The local plant produces flame retardants, pharmaceuticals, water-treatment systems, and agricultural products, says company spokesman David Klucsik.

For security reasons, many sites are not publicly disclosed. The Rhodia site was identified in public documents presented for City Council approval. Klucsik and local law enforcement would not elaborate on the grant or security associated with the plant.

According to the grant award, the money will pay for thermal and night-vision technology, a bomb suit, and anti-bomb equipment to "enhance security during alerts and incidents."

The local money is part of the federal Buffer Zone Protection Program, which focuses on providing local first responders with resources to protect facilities, going beyond the property line and into the surrounding community. More than $48.5 million has been awarded this year through the BZP to agencies across the country to help protect "high value/high consequence" facilities, including chemical plants, banks, power plants, dams, and stadiums. According to FEMA, sites are selected for funding "based on their level of risk and criticality."

These resources ensure that U.S. law enforcement is prepared, says Sen. Susan Collins, a Maine Republican on the Homeland Security committee.

The federal response can be boiled down to four words: deter, detect, disrupt, and defend. But she says, "They fail to capture the dedication and perseverance of the men and women of our military, intelligence, law enforcement, and homeland security agencies that they must demonstrate constantly to stay ahead of the evolving terrorist threat."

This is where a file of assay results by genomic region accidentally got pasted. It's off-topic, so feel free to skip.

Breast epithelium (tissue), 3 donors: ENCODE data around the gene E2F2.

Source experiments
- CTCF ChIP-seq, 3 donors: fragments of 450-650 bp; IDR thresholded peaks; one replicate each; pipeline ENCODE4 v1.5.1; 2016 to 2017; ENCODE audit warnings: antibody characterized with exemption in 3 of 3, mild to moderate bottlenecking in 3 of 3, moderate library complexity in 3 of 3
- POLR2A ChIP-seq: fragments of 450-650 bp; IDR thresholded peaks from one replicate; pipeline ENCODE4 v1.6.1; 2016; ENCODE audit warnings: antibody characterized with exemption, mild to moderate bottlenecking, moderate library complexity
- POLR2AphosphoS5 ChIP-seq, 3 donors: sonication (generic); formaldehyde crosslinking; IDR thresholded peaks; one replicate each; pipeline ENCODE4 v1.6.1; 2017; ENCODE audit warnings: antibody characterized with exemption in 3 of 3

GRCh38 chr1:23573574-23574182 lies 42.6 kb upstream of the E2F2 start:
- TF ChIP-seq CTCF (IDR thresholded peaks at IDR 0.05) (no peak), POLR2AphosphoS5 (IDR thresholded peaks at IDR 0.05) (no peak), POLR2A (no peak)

Infrastructure Aid Programs

Site Assistance Visits: SAVs are facility vulnerability assessments jointly conducted by DHS in coordination and collaboration with federal, state, and local stakeholders, and private owners and operators. The SAV weighs vulnerabilities by identifying critical assets and potential terror scenarios. An SAV can range from a "quick look" visit to a full 5-day assessment.

Buffer Zone Protection Program: The BZPP is designed to increase security in the "buffer zone" (the area outside of a facility that can be leveraged by an adversary to conduct target surveillance or launch an attack). The BZP is developed by local law enforcement and identifies significant aspects of the site that may be targeted by terrorists and develops an appropriate buffer zone to make it more difficult for terrorists to conduct site surveillance or launch attacks.

Comprehensive Reviews: The CR is a cooperative government-led assessment of critical facilities. The CR considers not only potential terrorist attacks, but also preparedness and response in the context of a natural disaster. The results are used to enhance the overall security and preparedness posture of the facilities and their surrounding communities.

Computer-Based Assessment Tool: CBAT comprises technology and services that help DHS, owners and operators, local law enforcement, and emergency personnel prepare for, respond to, and manage security at events. A "video walkthrough" of the facility or perimeter provided by CBAT also gives emergency response personnel a view of what they will encounter onsite